I sense a pause. It doesn’t last. ‘You feed them what they already know and shore up their prejudices, you belittle intelligence as “too clever by half” and smirk at anyone who thinks in public. (How can you even hold on to an expression like that?) How can you have built a civilisation in which not only one percent own more than half of all material wealth, but another one percent at most are schooled in handling knowledge, when you know that knowledge is power.’

Is knowledge power, still? ‘Thinking,’ he thinks at me, ‘is an exertion, yes. That does not absolve us from it. So is walking, yet walk we must, otherwise we grow fat, stale and lethargic. Flossing is a pain, but we do it, even if reluctantly, to hold on to our gums. Life is not convenient, no matter how successful we are at making it so. So even if it hurts: use your brain. It will shrivel, shrink and stink if you don’t.’

I can tell how angry he is. ‘I am not angry, my friend,’ Sedartis hears me well before I speak, ‘I am outraged. I am outraged at the stupidity you allow on this planet. At the casual simplicity you cast over everything, and make do. At the quick quote, soundbite approach you have taken to politics. The commercial current that runs through your culture. The inoffensiveness of your art. The soft sell in your science. You constantly ask: what is the story, what is the narrative. Because you are too lazy to connect the dots for yourselves. You open your mouths, crying, “feed me!” You’ve regressed into infancy, and you wallow in your own incapacity. You suckle the nipple of light entertainment, and if you do wean yourselves off it, you go on to sugary bottled “fun,” and then you wonder why your teeth are all rotten, and you’re incapable even of crunching an apple: you’ve become toothless, grown-up-but-refused-to-grow-up, idiot babes. You have lost sophistication, elegance and wit. You shun the strain of inquiry, and you moan and moan and moan. Like the whiny brat in the stroller whom you’ve elevated to a tiny emperor and allow to terrorise your existence, you yourself throw your toys out of your pram and expect somebody else to bend down and pick them up for you and hand them back to you. Everything is somebody’s fault. It’s the government’s fault. It’s the neighbours’ fault. It’s the immigrant’s fault. It’s anybody else’s fault but yours. Have you listened to yourselves? You are a disgrace to your species, the way you behave, and you know it, but you will stone me for saying so to your face.’

I am stunned. I have never experienced Sedartis like this. I’m a little afraid. And in awe.   

He senses my discomfort, my fear. He calms down: ‘Species. That in itself is too simple, too categorical. I know you need simplicity, you need categories. But look at yourselves from a distance, or look at yourselves close up: you are so close to your nearest cousins that you can barely tell yourselves apart. Yet you think you are a majestic, exclusive achievement. You are nothing of the sort, you are simply first on your planet, and alone in your solar system. But there are so many solar systems in so many galaxies, you need not fear of finding yourselves alone: this universe, as well as any other, is teeming with life. Your problem is not your position, not your location, not your intelligence: your problem is your perspective. Your nearest cousins, the dolphins, the bonobos, they may be a few hundred thousand years, maybe a few million years behind you in their development. But that doesn’t make them categorically different. It just makes them slower at something you can not take credit for. What you can take credit for is this: your culture. That’s what you do with your advantage. And that is why your stupidity is unacceptable now. At one point, in the not so distant past, you were just like the great apes, scavenging for food, fighting each other for primacy over your females, thinking of nothing other than preserving, projecting, your genes. Slowly, gradually, you emerged from the dullness of your existence and you became conscious, intelligent beings. How dare you not use your intelligence? You will get there, of course; you will reach your next level, as every other life form reaches its own. You will merge with your inventions, you will make yourselves immortal. You will begin to populate other worlds, if nothing else as a hybrid of human and human-made machine. That is all very well. But choose how you get there. The pain that you’re causing yourselves and your fellow creatures on earth is excruciating. When you already have the means to not inflict it at all. All you have to do is use your intelligence and learn that you are not the thing that matters, you are part of the thing that matters, and that is enough.’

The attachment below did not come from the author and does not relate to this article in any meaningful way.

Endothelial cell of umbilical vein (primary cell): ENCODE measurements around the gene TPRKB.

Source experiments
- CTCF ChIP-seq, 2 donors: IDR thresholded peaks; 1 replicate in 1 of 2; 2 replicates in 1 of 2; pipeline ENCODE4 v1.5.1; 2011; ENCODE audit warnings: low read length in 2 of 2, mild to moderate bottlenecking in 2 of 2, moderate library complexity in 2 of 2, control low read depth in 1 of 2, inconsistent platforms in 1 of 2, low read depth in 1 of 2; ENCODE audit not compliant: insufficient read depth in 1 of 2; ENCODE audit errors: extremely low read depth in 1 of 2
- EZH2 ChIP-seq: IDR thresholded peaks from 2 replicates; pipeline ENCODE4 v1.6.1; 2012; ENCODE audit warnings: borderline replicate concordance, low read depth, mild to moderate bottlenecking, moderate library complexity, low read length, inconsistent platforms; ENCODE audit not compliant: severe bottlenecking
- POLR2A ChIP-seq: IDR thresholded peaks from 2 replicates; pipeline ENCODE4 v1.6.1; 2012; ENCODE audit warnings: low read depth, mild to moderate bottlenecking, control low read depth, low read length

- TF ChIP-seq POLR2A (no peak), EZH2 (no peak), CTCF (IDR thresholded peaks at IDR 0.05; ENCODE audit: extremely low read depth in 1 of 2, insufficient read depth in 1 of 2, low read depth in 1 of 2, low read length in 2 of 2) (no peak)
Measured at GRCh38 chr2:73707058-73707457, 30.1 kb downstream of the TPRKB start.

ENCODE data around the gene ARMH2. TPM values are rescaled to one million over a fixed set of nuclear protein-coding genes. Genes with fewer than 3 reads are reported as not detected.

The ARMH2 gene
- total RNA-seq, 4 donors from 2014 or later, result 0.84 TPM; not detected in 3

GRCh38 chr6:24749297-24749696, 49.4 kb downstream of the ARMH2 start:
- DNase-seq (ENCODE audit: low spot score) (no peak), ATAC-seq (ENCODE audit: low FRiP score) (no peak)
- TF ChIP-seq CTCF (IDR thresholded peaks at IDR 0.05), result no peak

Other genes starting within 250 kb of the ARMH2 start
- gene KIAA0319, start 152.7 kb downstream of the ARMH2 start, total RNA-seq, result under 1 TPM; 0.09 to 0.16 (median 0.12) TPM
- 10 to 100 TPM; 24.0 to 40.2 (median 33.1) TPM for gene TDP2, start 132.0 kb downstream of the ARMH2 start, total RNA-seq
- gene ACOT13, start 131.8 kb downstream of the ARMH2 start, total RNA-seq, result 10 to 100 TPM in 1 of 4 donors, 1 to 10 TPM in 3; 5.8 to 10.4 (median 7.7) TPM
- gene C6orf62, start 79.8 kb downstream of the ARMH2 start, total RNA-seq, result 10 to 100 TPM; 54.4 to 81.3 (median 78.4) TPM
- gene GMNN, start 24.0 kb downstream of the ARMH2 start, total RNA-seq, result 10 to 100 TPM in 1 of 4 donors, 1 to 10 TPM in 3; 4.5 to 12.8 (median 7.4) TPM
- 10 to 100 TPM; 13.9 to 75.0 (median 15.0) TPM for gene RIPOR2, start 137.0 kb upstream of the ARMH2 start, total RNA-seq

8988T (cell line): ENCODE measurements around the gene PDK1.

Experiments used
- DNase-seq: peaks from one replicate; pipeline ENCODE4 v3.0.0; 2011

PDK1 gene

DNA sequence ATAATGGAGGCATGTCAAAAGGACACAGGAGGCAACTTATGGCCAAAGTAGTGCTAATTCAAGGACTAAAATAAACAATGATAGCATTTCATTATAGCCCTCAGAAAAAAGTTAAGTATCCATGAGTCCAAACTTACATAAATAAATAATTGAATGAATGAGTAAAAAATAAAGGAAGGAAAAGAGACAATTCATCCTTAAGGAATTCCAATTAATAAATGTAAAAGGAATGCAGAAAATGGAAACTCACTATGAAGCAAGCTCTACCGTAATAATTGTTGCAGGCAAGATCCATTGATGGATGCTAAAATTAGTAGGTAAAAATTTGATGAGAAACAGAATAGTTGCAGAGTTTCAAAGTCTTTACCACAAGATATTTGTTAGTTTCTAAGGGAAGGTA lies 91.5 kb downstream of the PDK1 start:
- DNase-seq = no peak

What is the thing that matters, I ask Sedartis. 

He remains silent. He remains silent for a long long time and we sit together watching the squirrels and the birds, and imagining the bonobos and the dolphins and the cows and the lions and the beautiful, but a little clumsy, giraffes.

I take his silence to mean ‘I don’t know either,’ and it saddens me that he doesn’t know either, but I know he doesn’t know either, and I wonder does anyone know, anyone in the multiverse of infinite universes at all, or are we all just a part of it unknowing but yearning to understand and failing but trying and playing our part.